That is the dictionarydefinition of a "win-win."

These days, when youtravel around China, you can spot Australian products just about everywhere.

The Chinese supermarketchain April Gourmet has seen a jump in demand when it comes to Australianproducts.

In their stores inBeijing, you can see shelves of familiar packaging – boxes of Carman's mueslibars, tubs of Farmer's Union yoghurt, jars of Mayver's crunchy peanut butter.

Products like beef,regional honey, cheese, biscuits and bottles of wine that I'm sure we would allrecognise.

This is what ChAFTA lookslike in real life.

For citrus farmer RobertHoddle, Director, Gunnible Pastoral Company, it has been a life changer.

His family orchard sitsan hour out of Tamworth – near the town of Gunnedah, in country New SouthWales.

For 12 years, Robert hadbeen producing Salustiana oranges for both domestic and overseas markets – butit was only after ChAFTA entered into force that he began to export into China.

In just over a year,Robert's orchard was overwhelmed with demand – tripling its orange exports from100 to 300 tonnes.

So what was it that ledRobert to the Chinese market, and to the sudden boom in his business?

Simple – before ChAFTA,Australian citrus exports to China faced a tariff of 11 per cent.

Under ChAFTA, that tariffhas reduced to 6.1 per cent – increasing demand from the Chinese market, andincreasing profit flows into Robert's business.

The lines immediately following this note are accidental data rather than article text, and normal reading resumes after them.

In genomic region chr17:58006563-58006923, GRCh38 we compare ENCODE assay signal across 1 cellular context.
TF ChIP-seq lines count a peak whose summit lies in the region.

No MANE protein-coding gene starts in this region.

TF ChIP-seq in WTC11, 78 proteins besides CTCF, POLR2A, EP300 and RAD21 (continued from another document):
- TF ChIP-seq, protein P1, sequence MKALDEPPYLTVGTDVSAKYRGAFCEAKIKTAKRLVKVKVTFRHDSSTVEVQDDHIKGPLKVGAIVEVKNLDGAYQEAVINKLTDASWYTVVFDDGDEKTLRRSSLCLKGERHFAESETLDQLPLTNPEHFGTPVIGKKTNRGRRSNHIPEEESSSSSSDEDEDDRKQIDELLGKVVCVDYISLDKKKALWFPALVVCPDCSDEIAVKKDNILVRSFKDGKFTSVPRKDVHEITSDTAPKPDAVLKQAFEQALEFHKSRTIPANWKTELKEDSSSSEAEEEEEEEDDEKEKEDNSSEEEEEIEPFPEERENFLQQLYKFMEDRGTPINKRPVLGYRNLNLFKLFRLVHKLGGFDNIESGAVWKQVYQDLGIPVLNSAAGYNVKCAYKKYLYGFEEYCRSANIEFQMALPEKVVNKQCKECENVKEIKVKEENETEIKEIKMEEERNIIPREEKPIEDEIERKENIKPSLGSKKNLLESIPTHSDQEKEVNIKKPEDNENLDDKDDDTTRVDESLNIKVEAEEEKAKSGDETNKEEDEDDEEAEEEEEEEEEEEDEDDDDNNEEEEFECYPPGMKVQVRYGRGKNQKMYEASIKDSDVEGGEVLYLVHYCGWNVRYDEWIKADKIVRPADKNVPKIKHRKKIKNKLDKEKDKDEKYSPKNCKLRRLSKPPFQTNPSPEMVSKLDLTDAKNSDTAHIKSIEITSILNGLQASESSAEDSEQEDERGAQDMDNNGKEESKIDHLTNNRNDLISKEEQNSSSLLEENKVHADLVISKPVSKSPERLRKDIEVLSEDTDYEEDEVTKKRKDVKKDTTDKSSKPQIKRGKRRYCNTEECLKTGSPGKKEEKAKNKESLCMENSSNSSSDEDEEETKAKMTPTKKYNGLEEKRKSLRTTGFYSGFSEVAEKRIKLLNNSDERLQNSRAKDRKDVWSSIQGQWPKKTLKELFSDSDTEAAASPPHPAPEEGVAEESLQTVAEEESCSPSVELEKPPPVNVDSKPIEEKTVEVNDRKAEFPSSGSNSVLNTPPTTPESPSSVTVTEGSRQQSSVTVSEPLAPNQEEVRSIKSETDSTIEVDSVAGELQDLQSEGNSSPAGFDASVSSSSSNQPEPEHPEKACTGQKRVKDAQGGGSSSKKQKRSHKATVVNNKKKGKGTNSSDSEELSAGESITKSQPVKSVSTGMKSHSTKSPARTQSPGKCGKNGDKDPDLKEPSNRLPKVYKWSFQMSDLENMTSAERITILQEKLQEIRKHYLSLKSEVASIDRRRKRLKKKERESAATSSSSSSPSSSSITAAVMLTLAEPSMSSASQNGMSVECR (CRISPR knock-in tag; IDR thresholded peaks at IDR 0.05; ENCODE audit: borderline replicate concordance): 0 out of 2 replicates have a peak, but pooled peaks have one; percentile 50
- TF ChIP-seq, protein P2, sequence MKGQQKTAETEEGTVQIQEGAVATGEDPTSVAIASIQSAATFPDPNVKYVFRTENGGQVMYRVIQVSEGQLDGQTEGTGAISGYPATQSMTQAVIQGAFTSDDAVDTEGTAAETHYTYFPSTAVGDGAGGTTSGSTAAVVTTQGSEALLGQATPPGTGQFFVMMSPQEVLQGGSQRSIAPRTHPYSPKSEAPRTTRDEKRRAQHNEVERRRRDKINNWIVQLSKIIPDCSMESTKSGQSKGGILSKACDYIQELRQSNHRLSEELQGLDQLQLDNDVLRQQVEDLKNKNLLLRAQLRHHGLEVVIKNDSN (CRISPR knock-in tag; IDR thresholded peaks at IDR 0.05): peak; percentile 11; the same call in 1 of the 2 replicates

In fact, there is afurther tariff reduction to take effect on 1 January 2019 – and by 2023, thattariff will have been completely eliminated.

Along with thesereductions, ChAFTA has also made it easier for Robert to understand the processfor sending his goods to China – clarifying export regulations and reducing redtape.

This has breathed in newlife, back in Gunnedah and in dozens of orchards across the country.

In fact, Australianexports of oranges to China have grown by 137 per cent since ChAFTA came intoforce.

Robert has benefittedfrom Australia's natural advantages over other major citrus producing countries– Australia is closer to China, and can deliver shipments much faster.

Being in differenthemispheres, Australia is counter-seasonal to China.

What we produceseasonally here is the opposite to what Chinese growers and our other northernhemisphere competitors can produce at the same time.

What is more, Australiahas built a reputation in China for delivering quality produce, a gift of ourbeautiful environment and our clean air.